I came across your website, The Big Outside, couple of days ago and it is bookmarked already! I love it.
We moved from Puerto Rico to South Dakota in 2011, and a year later to Northern California. I used to go on outdoor adventures in Puerto Rico with my mother and stepfather (something that I miss a lot) and I want my son to have the same experience I had. We are so ready to explore California, but since we are basically new here, we don’t know where to start or how. My husband and I love to take our two-year-old, Mike, hiking (short hikes near our town), because we want him to grow up loving the outdoors and also appreciating and respecting nature. Now, we want to start backpacking and here are my questions:
1. What would be the best place to go for our first backpacking trip with our kid? (Answer only if you know any place in Northern California, of course)
2. I was planning to go camping first (to a nice campground, next to a stream) to see how our son reacts/behaves in that environment/conditions. Do you think that is a good idea or should I go straight to a short backpacking trip?
2. How do permits work, and how do I know where/when I need one?
I have billions of questions but I think I can find the answer of the others reading the Ask Me section of your website.
Thank you in advance.
Sharill, Miguel & Michael
Hola Sharill, Miguel, and Mike,
Have you found this Ask Me post at my site yet? thebigoutside.com/ask-me-first-backpacking-trip-with-a-toddler
There’s also this short one: thebigoutside.com/ask-me-tips-for-a-first-backpacking-trip-with-young-kids
You might also like my stories “10 Tips For Raising Outdoors-Loving Kids” (which has been very popular) and “10 Tips For Keeping Kids Safe and Happy Outdoors,” and all of my stories about family adventures at The Big Outside.
Yes, you should try car-camping first, before backpacking. Camping is a good first shakedown for backpacking with a young child. With little kids, I found that some camping trips go well, some less well, but the kids generally will have a positive association with it, especially when you start them young. The first time backpacking, don’t try to go very far, maybe just a couple miles to a nice campsite on the seashore or a lake or safe creek. It’s amazingly time-consuming to backpack with a young kid, just like it’s time-consuming to do anything with a young kid!
As for destinations in Northern California, I would consider someplace on the ocean that’s accessible and a short hike. I’ve backpacked the Lost Coast, which is a bit of a drive for you, but parts of it are quickly accessible on foot for an overnight or a two-night trip with a toddler. Also, Marin County has lots of great hiking and is closer to you. Point Reyes National Seashore is beautiful, you’ll see big sea creatures, and the hiking is easy. Or look for a backcountry lake not far from you in the High Sierra that’s a fairly short hike in.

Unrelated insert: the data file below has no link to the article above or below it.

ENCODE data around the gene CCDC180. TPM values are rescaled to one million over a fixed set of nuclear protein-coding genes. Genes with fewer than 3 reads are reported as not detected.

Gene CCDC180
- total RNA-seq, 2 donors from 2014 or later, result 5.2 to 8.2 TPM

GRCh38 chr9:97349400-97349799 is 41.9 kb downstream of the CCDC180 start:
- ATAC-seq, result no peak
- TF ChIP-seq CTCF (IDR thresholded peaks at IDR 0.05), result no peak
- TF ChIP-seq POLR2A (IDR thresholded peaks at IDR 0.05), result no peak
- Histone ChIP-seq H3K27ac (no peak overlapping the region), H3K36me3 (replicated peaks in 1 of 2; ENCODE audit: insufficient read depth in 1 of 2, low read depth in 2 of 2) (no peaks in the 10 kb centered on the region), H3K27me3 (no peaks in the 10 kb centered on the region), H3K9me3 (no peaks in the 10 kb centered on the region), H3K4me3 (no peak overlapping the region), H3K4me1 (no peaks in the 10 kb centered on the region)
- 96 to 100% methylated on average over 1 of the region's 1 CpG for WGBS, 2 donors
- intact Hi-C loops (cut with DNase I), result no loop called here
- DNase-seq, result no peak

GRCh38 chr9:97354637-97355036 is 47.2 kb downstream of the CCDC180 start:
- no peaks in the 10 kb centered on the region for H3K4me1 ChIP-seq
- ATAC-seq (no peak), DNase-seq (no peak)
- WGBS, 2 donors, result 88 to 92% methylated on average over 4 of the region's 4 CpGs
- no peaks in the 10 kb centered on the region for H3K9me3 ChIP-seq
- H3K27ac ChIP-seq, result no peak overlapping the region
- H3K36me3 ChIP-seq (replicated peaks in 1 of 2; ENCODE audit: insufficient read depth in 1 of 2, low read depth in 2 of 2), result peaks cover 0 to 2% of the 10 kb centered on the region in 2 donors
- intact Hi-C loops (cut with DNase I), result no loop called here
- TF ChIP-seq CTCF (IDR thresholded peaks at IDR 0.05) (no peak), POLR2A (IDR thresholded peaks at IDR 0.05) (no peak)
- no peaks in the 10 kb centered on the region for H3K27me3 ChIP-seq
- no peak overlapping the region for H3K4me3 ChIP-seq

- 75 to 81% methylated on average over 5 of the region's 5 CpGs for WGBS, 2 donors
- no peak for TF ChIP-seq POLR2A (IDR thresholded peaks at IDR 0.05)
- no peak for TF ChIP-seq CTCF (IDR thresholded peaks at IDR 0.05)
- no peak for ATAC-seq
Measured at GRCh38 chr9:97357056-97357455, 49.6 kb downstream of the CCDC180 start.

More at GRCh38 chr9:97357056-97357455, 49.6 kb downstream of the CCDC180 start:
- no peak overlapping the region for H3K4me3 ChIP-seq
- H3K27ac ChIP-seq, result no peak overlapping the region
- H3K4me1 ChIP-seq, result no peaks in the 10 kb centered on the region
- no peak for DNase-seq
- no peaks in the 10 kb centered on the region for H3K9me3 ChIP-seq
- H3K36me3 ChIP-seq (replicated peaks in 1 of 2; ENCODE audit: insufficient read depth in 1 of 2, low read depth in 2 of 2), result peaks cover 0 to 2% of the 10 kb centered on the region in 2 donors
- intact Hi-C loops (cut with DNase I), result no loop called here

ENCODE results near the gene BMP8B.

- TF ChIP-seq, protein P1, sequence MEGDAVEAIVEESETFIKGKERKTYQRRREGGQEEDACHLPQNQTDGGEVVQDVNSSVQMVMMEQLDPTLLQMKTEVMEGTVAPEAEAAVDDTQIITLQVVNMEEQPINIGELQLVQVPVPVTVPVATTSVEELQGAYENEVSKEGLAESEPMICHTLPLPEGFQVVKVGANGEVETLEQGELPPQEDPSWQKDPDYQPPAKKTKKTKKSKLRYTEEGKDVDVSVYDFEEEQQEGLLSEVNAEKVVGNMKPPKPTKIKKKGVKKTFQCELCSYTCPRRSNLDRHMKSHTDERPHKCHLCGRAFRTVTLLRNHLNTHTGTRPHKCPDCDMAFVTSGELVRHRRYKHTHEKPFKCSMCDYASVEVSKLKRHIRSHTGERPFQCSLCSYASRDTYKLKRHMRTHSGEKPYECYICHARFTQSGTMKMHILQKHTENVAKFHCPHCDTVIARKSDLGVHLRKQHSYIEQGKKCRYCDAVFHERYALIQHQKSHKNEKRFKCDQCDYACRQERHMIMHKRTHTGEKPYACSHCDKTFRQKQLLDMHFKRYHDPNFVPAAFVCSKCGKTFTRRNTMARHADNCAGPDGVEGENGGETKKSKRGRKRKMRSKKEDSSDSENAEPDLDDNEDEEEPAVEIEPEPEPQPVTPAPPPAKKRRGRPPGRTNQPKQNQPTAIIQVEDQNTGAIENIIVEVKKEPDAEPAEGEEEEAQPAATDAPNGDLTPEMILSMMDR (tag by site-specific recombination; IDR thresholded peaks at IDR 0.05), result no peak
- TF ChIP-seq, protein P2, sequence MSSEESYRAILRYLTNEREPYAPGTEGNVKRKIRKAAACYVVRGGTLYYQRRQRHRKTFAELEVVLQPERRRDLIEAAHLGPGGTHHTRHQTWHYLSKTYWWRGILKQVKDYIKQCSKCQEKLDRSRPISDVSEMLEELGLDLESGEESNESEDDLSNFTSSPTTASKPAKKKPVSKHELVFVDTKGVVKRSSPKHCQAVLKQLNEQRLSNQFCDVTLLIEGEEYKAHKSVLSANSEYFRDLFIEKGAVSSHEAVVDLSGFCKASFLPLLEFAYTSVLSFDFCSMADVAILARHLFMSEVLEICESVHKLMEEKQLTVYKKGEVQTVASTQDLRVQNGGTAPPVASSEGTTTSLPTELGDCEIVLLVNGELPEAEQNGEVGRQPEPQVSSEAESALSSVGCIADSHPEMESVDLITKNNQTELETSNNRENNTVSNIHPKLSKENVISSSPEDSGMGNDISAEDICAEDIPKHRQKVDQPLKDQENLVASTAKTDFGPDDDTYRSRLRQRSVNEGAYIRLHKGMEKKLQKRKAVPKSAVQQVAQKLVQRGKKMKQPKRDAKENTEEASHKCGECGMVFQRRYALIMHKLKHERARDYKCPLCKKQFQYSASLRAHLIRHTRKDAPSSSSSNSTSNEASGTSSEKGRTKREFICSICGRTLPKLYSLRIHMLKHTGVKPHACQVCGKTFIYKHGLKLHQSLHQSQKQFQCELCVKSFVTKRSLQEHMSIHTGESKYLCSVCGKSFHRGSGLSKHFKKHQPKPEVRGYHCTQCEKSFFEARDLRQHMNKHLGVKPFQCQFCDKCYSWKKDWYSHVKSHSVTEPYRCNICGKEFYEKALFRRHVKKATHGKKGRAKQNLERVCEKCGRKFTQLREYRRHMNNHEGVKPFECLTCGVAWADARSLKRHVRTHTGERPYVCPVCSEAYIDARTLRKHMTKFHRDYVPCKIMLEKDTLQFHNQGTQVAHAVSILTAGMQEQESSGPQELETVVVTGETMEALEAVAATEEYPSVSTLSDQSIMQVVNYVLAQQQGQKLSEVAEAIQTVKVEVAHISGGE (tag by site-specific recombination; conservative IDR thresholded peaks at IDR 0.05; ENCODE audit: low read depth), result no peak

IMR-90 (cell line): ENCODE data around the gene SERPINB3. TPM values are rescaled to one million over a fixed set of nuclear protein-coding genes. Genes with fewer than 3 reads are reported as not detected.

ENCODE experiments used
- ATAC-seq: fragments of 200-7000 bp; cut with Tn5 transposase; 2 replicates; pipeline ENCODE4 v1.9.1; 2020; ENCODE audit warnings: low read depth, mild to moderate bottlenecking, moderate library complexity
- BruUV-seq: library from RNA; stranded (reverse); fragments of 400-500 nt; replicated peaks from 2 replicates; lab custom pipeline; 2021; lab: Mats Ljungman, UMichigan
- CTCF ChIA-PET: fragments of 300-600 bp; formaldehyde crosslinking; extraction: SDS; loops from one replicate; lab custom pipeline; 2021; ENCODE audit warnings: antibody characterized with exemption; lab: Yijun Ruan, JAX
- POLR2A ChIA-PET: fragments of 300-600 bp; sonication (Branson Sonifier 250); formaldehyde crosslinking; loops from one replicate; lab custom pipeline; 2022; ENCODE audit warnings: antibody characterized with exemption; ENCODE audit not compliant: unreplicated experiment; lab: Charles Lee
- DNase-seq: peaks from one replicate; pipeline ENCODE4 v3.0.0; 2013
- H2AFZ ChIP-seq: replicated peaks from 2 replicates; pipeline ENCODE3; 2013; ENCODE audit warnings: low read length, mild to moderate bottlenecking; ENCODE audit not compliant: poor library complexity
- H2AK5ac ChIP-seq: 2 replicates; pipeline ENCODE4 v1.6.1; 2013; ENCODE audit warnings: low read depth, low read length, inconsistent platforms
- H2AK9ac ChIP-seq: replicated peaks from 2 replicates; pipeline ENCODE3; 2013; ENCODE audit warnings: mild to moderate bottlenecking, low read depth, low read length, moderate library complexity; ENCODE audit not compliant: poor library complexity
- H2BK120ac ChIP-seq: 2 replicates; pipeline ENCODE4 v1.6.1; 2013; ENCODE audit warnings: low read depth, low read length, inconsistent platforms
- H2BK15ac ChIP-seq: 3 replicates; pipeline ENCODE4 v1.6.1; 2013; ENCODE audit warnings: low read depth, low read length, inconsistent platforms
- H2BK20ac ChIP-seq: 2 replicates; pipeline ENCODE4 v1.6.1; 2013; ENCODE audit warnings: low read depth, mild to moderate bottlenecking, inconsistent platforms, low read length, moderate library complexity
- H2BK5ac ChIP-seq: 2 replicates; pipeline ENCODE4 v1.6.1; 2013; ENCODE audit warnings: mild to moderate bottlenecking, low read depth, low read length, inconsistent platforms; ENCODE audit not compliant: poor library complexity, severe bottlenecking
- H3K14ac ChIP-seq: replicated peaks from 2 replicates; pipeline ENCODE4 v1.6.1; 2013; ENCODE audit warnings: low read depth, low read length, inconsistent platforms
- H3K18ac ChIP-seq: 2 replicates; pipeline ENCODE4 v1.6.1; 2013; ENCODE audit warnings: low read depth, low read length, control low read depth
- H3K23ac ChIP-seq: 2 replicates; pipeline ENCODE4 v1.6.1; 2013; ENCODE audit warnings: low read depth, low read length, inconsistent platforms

In fact, not long ago I dayhiked into the Desolation Wilderness on the west side of Lake Tahoe. We hiked the Bayview Trail (above Emerald Bay) past Granite Lake (about a mile in, a good destination for a short overnight trip) to a series of mountain lakes: Middle and Upper Velma Lakes, Fontanillis Lake, and Dicks Lake. The entire hike was 11.3 miles, out and back. You could set up camp at a lake and then hike around with daypacks instead of packing up and moving camp again. Get the Lake Tahoe Basin Hiking and Biking Trail Map ($10), from adventuremaps.net.
Visit any park’s website and follow the links to activities like backpacking, and you’ll eventually find information about a backcountry permit. It’s usually very self-explanatory; with some parks, it’s easy to get a permit, with others that are more popular, it can be harder. Some places don’t require a permit.
I hope that’s helpful. Good on you for wanting to get your son out in the backcountry. He’ll love it and you’ll be glad you started him young.
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Thank you so much for your response. We got home today from our first camping trip with our son. My husband had to go to Eureka for work and we decided to stay overnight camping on our way back to Sacramento. We started Friday and got here today, and stayed in two different campgrounds.
Little Mike did amazing! We couldn’t believe it. He slept in his own sleeping bag, no fight to sleep, had fun during the day exploring, and never gave signs of being tired or asked to be carried. The only problem we had with him was the potty, I think we will have to bring his potty because he didn’t wanted to do #2 in the 2nd campground restroom (the first one was really nice but not the second campground).
Overall we had fun and enjoyed it a lot. I read some of the Ask Me posts from your blog before planning the trip, so I have to say thank you for giving such an amazing advice to people you don’t even know. I am so happy to have found The Big Outside!
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Got a question about hiking, backpacking, planning a family adventure, or any trip I’ve written about at The Big Outside? Email it to me at email@example.com. For just $75, I’ll answer your questions via email or in a phone call to help ensure your trip is a success. See my Ask Me page.